Podcast: Elinor Ostrom Checks In : Planet Money On today's Planet Money, a conversation with the first woman to win the Nobel prize in economics. Elinor Ostrom argues that people should organize themselves, perhaps with the help of government but not by relying on it solely.

Podcast: Elinor Ostrom Checks In

Political scientist, economist, Nobel laureate. Indiana University via Getty Images hide caption

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Indiana University via Getty Images

Political scientist, economist, Nobel laureate.

Indiana University via Getty Images

On today's Planet Money:

This month, Indiana University professor Elinor Ostrom became the first woman to win the Nobel prize for economics.

Ostrom explains her groundbreaking research into the public management of natural resources. The political scientist argues that people should be empowered to organize themselves in small ways that scale up to a global network. Government can be helpful in doing that, but people shouldn't rely on it alone.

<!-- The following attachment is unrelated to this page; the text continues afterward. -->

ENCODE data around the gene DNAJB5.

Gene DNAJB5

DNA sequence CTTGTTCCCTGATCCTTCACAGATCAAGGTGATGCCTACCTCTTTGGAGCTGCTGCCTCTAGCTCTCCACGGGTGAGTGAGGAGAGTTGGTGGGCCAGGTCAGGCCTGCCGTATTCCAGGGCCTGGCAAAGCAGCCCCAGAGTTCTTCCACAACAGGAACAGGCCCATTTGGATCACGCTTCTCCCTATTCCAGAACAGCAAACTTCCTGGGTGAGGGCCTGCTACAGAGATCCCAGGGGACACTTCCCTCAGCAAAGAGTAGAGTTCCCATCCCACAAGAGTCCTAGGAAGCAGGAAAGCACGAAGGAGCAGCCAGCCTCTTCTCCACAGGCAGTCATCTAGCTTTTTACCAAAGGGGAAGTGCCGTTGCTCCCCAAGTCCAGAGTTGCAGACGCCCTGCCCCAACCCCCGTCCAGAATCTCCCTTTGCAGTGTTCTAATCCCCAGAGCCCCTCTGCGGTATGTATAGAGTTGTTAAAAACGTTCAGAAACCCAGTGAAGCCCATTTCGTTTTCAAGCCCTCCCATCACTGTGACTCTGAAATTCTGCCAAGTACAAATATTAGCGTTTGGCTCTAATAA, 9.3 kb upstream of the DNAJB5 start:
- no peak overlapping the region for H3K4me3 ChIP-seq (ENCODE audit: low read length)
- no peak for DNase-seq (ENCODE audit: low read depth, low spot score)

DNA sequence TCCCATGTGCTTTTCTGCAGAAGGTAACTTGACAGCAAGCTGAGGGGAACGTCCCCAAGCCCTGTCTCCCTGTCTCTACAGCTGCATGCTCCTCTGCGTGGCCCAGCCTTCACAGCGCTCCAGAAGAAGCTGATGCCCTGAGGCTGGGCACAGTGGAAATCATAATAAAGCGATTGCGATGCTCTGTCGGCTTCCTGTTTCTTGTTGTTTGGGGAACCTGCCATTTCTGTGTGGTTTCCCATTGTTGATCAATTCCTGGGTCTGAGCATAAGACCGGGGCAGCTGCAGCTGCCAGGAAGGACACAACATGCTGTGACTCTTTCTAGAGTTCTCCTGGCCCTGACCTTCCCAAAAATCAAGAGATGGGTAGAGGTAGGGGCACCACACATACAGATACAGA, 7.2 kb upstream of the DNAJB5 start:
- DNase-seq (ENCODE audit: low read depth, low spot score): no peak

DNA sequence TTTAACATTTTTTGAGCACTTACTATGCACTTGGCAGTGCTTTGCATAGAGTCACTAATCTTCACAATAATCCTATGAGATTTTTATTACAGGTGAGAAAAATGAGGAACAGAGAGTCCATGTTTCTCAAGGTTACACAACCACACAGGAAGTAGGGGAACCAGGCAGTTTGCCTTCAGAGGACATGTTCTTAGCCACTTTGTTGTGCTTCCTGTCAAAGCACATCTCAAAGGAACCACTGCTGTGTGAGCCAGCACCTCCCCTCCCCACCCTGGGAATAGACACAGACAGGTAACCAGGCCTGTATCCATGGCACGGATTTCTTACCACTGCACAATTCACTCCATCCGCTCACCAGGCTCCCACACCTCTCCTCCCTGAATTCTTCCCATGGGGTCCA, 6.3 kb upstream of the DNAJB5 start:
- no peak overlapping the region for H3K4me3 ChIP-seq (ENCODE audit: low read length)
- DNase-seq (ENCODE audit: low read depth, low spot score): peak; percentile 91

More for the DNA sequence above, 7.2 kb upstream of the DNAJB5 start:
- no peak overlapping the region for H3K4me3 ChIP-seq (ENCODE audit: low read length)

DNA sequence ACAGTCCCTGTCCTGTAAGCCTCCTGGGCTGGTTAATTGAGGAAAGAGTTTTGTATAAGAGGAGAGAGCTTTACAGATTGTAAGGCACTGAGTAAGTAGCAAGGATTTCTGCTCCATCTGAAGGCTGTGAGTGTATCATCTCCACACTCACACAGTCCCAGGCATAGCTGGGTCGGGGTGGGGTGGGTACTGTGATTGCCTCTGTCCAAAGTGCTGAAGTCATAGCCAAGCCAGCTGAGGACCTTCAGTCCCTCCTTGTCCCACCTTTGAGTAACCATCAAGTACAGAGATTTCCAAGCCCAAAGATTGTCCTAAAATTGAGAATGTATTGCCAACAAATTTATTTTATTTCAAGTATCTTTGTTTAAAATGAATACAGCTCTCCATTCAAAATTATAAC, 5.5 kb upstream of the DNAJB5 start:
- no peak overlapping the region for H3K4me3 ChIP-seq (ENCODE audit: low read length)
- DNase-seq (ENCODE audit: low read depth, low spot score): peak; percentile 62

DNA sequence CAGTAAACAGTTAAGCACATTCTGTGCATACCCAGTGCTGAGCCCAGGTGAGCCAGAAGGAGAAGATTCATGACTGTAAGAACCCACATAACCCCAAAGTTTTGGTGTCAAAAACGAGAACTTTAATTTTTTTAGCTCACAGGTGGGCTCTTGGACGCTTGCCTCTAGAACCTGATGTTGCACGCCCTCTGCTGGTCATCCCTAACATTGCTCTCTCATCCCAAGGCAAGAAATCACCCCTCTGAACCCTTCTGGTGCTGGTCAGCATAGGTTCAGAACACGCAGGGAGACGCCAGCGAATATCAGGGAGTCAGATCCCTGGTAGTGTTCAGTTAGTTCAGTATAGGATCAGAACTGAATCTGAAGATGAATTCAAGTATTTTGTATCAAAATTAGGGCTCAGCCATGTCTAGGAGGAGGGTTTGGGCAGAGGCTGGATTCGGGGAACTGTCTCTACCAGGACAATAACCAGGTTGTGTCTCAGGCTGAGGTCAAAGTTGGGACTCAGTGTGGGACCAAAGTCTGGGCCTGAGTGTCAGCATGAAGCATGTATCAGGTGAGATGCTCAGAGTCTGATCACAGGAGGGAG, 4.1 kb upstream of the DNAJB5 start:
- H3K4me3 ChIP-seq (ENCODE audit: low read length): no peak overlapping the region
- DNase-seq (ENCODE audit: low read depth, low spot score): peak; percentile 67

Bonus: After the jump, the girl who gotten bitten by a dog.

Download the podcast; or subscribe. Music: XX's "Islands" and Magic Missile's "Tragedy of the Commons." Find us: Twitter/ Facebook/ Flickr.

Tanya Dina Ruttenberg writes from WYPR land:

Last winter my daughter was bitten by my neighbor's dog and had to get several stitches on her nose.